At present I have three major works in progress. I am seeking a literary agent to represent me on these.
I have almost completed a contemporary crime novel, set in Cork City. It’s the first of a series. The working title is: Whatever It Takes and it features a Detective, Tim Collins, who is at war with a crime gang and their unstable boss, Molloy. Collins faces crucial decisions in Whatever It Takes: just how far is he willing to go to protect his city and defeat Molloy, what exactly is he prepared to do?
I’m also working on a book of essays on sport: what it means, especially to me. The book, provisionally titled A Place Beyond Words is part memoir, part cultural study, exploring of one of the world’s main consumer products. Chapters (Essays) on the following, in relation to sport and my experiences of it: Emotion, Communion, Identity, The Collective, Family, Magic/Immortality, Forever, Religion, Not War, Moments, For Everyone, Loss, Heroic, Dreaming, Memory, Art (Story), Tension, Beauty, Toxic Masculinity, Time, A Language of Its Own, Meritocracy, Transcendence, Escape, Sport as Sport, Opium of The Masses, Sport is Nothing, Sport is Everything,
I also address the question why sport is so under-represented in fiction in Ireland – of all countries, with our love of story and our obsession with sport.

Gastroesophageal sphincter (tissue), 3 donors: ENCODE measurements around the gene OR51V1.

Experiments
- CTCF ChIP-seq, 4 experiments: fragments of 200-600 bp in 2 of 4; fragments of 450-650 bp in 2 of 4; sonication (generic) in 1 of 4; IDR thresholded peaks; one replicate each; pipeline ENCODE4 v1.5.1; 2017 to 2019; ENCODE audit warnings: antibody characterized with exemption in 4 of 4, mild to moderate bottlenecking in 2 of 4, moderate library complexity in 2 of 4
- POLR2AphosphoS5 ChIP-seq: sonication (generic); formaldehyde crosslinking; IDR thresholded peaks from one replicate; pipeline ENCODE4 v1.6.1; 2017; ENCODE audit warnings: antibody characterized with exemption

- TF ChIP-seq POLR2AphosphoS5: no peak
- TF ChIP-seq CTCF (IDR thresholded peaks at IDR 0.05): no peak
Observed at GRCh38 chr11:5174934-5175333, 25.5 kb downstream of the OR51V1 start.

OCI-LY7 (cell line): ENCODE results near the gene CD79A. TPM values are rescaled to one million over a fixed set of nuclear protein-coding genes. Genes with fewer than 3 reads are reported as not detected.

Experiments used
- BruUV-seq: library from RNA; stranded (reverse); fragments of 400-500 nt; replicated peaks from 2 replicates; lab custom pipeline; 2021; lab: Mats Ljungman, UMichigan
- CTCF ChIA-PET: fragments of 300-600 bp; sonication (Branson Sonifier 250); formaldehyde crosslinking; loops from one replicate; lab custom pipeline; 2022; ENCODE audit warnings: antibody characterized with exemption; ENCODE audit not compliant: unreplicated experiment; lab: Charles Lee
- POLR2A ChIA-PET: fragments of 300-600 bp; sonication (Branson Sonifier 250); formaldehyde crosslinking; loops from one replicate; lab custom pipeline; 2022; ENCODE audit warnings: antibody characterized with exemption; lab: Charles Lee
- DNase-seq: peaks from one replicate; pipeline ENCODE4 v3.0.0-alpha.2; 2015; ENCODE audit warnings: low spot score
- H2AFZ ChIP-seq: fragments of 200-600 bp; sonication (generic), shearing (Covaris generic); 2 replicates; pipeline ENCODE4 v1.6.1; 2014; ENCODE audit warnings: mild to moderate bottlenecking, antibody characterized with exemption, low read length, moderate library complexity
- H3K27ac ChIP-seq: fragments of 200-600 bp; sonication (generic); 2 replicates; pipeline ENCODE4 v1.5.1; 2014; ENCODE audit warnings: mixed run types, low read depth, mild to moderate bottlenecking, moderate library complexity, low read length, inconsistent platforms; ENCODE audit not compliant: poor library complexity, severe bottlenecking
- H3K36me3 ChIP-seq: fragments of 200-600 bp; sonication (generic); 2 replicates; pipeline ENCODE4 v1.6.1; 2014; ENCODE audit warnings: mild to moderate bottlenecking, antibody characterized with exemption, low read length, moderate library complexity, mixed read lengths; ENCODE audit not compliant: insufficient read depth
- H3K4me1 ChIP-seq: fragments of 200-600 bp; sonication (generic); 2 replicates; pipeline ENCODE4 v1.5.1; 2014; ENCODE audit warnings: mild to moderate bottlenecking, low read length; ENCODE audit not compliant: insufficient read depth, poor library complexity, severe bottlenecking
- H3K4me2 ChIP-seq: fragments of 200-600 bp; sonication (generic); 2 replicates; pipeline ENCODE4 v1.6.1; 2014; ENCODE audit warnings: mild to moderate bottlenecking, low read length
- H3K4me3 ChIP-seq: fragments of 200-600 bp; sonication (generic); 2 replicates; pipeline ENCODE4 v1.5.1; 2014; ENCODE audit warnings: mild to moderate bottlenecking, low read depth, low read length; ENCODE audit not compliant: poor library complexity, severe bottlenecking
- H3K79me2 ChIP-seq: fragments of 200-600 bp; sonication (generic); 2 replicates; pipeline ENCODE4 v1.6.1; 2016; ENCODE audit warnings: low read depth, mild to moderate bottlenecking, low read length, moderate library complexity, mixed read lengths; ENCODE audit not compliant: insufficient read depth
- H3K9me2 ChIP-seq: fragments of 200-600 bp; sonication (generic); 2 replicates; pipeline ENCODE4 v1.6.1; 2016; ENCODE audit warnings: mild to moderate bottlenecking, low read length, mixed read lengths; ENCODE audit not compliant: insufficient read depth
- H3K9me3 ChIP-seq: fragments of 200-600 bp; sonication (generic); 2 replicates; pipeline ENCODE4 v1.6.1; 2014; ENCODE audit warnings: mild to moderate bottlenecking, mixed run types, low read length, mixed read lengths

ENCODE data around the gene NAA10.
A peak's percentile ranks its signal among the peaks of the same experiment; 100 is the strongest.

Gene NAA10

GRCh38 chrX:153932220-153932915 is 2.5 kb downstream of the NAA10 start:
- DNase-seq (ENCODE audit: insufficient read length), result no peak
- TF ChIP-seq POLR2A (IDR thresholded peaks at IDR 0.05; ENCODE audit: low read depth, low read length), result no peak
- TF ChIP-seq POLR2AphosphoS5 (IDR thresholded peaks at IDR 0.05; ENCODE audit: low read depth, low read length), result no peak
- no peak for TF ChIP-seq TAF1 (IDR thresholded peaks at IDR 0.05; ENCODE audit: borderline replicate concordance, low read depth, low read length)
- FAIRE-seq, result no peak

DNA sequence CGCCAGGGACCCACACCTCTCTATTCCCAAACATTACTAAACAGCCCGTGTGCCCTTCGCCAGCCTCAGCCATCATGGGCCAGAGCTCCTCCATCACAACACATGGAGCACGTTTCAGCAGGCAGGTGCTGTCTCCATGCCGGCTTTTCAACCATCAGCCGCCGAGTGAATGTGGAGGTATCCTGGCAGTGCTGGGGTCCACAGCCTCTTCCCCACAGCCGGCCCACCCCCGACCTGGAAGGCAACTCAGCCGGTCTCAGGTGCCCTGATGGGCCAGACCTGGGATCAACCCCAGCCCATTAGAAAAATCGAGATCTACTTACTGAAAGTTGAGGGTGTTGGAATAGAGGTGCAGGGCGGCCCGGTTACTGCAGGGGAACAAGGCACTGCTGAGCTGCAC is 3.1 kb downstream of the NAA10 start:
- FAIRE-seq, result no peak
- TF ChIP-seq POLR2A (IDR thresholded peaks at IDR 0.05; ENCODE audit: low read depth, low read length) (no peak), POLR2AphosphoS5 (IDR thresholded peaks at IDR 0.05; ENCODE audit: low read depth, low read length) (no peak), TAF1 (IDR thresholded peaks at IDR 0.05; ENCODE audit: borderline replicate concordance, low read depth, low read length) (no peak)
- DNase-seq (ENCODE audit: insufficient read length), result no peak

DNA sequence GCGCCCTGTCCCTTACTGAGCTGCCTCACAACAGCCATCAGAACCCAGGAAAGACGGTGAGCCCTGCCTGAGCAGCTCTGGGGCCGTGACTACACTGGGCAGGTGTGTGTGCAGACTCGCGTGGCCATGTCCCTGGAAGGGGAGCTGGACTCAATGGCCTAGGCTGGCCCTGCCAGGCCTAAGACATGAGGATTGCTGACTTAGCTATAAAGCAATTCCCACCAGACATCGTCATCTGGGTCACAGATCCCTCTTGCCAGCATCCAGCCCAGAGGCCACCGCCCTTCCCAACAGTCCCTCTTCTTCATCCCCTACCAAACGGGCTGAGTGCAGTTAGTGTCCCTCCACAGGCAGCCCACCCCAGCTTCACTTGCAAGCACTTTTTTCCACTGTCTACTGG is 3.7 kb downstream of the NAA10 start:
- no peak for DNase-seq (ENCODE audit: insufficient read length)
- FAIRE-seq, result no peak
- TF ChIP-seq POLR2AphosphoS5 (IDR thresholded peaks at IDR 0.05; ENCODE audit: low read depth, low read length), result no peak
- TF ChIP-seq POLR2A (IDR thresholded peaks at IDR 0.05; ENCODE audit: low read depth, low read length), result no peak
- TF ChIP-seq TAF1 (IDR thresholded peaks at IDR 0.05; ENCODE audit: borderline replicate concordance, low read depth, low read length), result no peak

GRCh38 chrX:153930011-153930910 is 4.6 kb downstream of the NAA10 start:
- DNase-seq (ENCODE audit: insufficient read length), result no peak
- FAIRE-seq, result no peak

The title of the book comes from this incredible quote by Joyce Carol Oates on boxing:
The text [in boxing] is improvised in action; the language a dialogue between the boxers of the most refined sort (one might say as much neurological as psychological: a dialogue of split-second reflexes) in a joint response to the mysterious will of the audience which is always that the fight will be a worthy one … something profound is happening, and it is happening in a place beyond words.
I am also working on the early stages of a literary novel at present, provisionally entitled: The Window. This is partly a coming-of-age novel set in an Irish University in the 1980s, and partly the story of a dying man coming to terms with facing his end, in a hospice in London, with the help of two young volunteers.